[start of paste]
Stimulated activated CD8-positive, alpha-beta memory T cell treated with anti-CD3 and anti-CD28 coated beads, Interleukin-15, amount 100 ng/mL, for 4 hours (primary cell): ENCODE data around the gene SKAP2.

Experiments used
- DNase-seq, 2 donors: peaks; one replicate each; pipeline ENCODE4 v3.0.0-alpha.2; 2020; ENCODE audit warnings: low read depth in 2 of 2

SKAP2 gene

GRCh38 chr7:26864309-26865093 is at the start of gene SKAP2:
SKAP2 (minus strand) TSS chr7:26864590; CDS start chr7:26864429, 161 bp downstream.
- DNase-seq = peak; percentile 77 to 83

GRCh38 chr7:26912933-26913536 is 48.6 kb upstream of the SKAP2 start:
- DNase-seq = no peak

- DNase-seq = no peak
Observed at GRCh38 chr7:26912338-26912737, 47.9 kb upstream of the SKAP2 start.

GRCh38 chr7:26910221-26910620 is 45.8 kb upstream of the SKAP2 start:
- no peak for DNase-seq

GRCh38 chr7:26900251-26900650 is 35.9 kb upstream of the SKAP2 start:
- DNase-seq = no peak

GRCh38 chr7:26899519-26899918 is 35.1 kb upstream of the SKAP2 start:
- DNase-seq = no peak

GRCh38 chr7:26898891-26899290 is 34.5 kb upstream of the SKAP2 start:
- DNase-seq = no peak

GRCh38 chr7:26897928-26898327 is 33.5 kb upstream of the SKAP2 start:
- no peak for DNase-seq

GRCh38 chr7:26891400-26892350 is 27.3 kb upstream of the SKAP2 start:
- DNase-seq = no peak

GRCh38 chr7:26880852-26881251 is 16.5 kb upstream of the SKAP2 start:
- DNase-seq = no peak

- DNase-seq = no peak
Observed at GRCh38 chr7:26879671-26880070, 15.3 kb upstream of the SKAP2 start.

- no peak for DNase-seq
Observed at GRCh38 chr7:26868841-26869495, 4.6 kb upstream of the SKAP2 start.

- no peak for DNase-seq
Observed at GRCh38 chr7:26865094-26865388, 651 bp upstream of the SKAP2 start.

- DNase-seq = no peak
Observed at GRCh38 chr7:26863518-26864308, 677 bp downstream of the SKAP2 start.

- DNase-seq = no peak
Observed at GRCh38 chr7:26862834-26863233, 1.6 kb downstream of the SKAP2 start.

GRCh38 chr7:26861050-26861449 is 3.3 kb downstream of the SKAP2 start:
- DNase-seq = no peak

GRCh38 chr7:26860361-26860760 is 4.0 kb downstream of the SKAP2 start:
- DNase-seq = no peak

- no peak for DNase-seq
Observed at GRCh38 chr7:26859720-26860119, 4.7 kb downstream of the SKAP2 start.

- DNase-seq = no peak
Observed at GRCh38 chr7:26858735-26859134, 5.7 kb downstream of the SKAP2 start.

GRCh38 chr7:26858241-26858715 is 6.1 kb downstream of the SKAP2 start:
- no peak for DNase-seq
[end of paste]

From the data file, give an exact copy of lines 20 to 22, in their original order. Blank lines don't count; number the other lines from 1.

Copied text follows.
GRCh38 chr7:26897928-26898327 is 33.5 kb upstream of the SKAP2 start:
- no peak for DNase-seq

GRCh38 chr7:26891400-26892350 is 27.3 kb upstream of the SKAP2 start: